It will help business by creating efficiencies in the paperwork associated with the transportation of passengers and cargo. It does this by allowing simplified electronic records to be used for both freight and passenger air transport. This means that business will no longer have to use the old-fashioned system of paper based waybills, and can instead use improved electronic billing systems.

Finally, the bill will modernise the language associated with some of the legislative provisions dealing with carriers’ liability. It will do this by inserting a definition of family member into the Civil Aviation (Carriers’ Liability) Act 1959, while removing references to children who are ‘legitimate’ and ‘illegitimate’. The new definition affects who can enforce liability under the act in the event of a passenger death.

The categories of family member who will be able to enforce liability will be expanded. It will now include stepsiblings and wards of the passenger; as well as any foster sibling, foster child or guardian who is wholly or partly dependent on the passenger for financial support. Additional categories of family member will be able to be prescribed by regulation. This will allow the government to quickly implement any future government policy decisions in relation to families.

The bill will implement these changes by making amendments to:

  • the Civil Aviation (Carriers’ Liability) Act 1959;
  • the Air Accidents (Commonwealth Government Liability) Act 1963; and
  • the Civil Aviation Act 1988.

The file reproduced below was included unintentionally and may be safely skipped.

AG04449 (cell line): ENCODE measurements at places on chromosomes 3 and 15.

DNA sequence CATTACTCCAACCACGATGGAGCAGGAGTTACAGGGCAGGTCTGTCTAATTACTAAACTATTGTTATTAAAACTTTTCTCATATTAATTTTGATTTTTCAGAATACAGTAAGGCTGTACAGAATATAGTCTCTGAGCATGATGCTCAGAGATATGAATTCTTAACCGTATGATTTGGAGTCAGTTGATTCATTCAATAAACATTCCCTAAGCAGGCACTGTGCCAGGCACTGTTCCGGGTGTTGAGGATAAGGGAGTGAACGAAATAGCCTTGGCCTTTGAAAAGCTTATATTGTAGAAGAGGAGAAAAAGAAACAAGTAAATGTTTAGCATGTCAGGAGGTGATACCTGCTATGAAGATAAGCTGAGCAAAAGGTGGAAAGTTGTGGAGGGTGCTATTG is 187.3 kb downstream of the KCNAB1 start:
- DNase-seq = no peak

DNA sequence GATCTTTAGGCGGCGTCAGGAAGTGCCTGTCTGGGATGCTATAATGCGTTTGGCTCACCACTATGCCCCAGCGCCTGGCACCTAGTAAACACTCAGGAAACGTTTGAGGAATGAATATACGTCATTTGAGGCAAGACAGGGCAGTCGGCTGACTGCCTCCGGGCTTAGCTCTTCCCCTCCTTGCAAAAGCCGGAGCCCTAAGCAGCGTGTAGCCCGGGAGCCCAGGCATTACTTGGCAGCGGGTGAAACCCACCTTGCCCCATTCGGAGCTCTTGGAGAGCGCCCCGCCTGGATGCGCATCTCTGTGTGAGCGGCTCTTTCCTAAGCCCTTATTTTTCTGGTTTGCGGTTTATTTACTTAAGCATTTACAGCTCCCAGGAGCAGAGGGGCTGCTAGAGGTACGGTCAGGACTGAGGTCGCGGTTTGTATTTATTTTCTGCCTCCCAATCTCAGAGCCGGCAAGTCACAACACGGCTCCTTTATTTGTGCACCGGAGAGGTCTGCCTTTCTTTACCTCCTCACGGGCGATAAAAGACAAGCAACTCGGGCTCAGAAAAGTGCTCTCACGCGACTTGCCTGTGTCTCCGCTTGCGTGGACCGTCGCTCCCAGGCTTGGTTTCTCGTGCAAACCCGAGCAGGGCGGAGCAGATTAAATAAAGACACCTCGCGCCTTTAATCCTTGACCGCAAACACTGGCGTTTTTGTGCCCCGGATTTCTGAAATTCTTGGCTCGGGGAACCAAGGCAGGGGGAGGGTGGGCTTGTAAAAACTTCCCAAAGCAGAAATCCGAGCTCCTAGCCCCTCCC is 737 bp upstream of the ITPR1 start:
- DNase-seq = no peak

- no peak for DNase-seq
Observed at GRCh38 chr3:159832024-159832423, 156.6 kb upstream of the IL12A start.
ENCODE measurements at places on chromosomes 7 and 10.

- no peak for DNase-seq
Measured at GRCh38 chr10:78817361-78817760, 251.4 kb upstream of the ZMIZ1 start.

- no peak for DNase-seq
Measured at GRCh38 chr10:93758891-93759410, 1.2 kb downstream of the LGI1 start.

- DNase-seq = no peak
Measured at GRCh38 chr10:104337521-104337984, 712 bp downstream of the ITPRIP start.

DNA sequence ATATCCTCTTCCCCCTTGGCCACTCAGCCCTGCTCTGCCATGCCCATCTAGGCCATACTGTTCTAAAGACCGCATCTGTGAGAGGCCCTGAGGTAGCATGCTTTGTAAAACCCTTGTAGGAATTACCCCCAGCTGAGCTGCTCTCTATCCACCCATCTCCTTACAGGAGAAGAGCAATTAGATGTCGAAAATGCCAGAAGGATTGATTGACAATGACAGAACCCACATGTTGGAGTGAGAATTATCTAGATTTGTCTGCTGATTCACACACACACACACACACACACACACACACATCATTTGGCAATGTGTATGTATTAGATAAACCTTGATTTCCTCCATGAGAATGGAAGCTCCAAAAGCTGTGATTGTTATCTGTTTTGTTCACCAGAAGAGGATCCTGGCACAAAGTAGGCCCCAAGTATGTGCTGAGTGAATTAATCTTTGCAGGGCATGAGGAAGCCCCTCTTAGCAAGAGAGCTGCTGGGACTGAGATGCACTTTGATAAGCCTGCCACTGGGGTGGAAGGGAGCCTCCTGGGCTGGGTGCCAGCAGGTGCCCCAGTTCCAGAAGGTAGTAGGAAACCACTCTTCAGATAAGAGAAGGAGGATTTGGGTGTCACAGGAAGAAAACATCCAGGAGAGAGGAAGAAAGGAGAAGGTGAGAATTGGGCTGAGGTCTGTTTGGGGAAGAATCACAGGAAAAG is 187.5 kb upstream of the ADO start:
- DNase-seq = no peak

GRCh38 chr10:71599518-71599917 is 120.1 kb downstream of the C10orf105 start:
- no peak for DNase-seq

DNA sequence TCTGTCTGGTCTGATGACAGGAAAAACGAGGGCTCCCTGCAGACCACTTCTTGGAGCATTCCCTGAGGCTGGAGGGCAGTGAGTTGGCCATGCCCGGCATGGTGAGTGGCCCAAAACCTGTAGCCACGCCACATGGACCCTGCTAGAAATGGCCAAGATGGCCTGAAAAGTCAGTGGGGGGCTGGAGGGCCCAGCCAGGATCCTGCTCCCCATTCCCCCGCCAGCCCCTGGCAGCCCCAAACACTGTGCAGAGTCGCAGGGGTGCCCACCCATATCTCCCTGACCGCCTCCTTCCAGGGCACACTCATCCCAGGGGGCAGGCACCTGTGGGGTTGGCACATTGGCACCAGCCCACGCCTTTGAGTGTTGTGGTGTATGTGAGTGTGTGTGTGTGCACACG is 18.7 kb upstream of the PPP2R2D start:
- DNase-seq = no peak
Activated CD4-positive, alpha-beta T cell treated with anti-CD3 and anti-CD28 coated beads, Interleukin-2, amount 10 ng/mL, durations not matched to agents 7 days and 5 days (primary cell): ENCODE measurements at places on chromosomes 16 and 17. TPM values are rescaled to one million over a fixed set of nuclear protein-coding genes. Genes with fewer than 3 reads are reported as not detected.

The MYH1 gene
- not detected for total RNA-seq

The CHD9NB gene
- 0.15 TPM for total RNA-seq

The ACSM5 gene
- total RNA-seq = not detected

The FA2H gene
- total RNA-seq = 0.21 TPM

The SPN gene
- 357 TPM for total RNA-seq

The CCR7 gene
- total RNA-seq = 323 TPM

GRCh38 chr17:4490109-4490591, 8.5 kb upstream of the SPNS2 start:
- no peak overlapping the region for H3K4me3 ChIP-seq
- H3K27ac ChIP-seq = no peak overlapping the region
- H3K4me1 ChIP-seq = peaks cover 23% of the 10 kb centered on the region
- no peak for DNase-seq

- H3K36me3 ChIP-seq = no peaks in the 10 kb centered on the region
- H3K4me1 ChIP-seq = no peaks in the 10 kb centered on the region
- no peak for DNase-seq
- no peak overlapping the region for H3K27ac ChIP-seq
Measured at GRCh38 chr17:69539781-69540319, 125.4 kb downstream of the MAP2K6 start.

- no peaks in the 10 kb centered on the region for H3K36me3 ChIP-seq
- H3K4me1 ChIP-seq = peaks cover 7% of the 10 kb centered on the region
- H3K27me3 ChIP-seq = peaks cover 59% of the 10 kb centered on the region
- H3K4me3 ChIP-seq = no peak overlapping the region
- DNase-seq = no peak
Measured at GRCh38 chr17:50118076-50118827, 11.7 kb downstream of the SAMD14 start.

The bill introduces a new part IA to the Civil Aviation (Carriers’ Liability) Act 1959 to give the Montreal convention the force of law in Australia. Part IA is modelled on part II, but amended to give effect to the Montreal convention. Like other parts of the act, the bill includes provisions which give certain articles of the convention a particular application to suit Australia’s judicial system and legal policy.

The bill will not implement the convention for the purposes of domestic carriage within Australia. Domestic carriers will continue to be governed by part IV of the carriers’ liability act, which provides for liability limits of $A500,000.

The Joint Standing Committee on Treaties has supported accession to the convention. The committee recommended binding treaty action be taken in its report No. 65, tabled on 20 June 2005. The implementation of the provisions of the convention by this bill is a necessary step towards this. It is extraordinary that Australia is currently the only OECD country not to have signed the Montreal convention. The countries most Australians travel to ratified the Montreal convention many years ago. The USA, Japan, China and New Zealand ratified in 2003, and the United Kingdom and most European countries ratified in 2004.

The Montreal convention provides improved consumer protection to international air passengers and cargo consignors when the country of destination or origin is also a party to the convention. It also facilitates important business efficiencies.

Acceding to it will maintain Australia’s international standing as a leading nation in international aviation reform. This is reform that is long overdue, and I commend the bill to the House.

Debate (on motion by Mr Truss) adjourned.